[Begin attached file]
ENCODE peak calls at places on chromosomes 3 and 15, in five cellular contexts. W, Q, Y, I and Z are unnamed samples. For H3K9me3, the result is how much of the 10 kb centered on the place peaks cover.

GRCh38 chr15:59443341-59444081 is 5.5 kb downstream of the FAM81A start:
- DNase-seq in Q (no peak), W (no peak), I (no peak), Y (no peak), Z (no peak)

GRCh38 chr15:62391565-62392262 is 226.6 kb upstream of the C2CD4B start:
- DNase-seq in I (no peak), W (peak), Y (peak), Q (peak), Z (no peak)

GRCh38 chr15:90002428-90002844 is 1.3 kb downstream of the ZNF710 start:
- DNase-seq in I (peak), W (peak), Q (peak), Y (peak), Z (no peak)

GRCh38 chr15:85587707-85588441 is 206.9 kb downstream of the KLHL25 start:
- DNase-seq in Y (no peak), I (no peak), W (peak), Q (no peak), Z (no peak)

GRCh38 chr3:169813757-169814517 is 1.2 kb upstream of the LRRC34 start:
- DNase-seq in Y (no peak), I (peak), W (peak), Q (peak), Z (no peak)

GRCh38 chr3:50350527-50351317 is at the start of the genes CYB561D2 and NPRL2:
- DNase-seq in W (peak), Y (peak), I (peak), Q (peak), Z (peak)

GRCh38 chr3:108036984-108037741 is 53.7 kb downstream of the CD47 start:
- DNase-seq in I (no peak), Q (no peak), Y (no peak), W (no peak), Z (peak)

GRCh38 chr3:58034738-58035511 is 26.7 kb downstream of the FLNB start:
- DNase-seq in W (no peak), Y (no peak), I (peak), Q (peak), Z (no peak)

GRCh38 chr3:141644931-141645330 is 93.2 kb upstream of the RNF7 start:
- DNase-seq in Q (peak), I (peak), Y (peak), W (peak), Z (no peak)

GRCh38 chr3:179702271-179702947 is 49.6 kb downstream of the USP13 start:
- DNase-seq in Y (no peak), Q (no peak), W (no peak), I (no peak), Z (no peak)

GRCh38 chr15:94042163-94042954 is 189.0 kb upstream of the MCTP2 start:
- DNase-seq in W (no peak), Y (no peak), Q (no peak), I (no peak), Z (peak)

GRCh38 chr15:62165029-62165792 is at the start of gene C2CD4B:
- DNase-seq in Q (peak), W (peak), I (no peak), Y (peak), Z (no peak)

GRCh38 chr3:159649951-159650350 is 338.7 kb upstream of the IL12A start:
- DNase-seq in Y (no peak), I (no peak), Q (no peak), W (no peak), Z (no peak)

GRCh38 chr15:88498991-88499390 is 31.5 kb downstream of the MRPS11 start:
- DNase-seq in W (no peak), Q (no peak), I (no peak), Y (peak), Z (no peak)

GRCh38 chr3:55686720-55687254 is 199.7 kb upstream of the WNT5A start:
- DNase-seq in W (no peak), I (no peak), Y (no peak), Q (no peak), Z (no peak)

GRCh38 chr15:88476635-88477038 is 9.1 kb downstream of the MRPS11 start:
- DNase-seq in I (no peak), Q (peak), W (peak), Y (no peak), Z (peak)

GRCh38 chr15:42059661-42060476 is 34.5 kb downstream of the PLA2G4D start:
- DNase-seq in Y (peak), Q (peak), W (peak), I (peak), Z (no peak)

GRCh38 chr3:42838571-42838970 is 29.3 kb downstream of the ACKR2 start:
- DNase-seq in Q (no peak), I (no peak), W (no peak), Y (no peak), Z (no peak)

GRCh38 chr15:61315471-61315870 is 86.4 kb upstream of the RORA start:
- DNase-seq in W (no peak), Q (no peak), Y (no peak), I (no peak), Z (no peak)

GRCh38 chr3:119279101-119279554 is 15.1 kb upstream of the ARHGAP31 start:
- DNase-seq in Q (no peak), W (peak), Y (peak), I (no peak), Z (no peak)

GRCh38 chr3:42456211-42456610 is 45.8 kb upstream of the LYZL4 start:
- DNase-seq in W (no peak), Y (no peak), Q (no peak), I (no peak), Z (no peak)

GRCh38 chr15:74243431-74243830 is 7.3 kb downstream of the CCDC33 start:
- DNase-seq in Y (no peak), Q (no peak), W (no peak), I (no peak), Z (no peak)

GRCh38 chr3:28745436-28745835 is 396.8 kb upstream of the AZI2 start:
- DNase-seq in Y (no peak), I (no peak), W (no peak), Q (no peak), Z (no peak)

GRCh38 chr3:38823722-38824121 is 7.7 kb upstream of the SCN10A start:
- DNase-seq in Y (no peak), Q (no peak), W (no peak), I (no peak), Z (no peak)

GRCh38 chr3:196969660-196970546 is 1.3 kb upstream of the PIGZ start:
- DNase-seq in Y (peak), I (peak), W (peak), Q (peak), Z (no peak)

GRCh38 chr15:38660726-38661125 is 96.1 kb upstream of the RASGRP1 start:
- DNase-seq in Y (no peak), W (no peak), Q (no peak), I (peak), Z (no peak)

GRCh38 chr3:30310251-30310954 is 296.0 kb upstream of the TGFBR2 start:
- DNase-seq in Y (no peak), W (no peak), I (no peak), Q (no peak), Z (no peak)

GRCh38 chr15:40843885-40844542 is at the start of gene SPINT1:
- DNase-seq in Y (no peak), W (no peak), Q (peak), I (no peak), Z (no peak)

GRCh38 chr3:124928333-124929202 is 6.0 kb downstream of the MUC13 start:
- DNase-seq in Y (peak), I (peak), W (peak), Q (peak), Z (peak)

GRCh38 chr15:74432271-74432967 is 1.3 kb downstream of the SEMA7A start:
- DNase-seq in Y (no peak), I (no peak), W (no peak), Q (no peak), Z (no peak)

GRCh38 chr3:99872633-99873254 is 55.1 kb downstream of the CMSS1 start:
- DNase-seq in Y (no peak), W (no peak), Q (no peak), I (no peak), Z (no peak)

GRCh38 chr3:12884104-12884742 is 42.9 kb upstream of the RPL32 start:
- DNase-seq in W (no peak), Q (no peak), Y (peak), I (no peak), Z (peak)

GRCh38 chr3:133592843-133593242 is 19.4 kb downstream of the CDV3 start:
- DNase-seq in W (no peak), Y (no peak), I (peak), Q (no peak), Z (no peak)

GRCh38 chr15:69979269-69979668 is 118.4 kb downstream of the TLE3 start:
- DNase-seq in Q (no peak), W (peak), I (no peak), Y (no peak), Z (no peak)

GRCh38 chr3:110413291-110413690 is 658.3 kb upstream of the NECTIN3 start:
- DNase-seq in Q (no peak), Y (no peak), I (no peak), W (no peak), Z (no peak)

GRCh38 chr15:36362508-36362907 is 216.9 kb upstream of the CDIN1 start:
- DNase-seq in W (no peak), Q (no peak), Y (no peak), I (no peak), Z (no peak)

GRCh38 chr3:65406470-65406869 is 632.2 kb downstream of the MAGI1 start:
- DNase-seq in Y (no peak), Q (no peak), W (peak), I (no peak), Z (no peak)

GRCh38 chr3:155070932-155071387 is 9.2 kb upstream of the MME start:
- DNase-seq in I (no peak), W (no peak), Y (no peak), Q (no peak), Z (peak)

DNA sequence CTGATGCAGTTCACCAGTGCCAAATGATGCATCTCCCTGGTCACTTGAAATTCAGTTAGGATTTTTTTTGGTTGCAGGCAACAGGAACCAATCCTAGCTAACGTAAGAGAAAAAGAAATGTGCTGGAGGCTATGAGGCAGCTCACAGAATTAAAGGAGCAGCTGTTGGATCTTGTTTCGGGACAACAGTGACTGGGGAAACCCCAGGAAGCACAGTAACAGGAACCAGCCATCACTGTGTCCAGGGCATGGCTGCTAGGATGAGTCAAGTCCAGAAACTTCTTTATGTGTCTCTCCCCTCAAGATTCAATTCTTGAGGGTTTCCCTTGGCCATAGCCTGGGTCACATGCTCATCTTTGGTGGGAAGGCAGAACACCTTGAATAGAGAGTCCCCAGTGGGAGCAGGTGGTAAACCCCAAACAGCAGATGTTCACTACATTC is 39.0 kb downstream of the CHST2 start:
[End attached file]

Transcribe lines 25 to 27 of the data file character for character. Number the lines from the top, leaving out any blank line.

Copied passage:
- DNase-seq in Q (peak), W (peak), I (no peak), Y (peak), Z (no peak)

GRCh38 chr3:159649951-159650350 is 338.7 kb upstream of the IL12A start:
- DNase-seq in Y (no peak), I (no peak), Q (no peak), W (no peak), Z (no peak)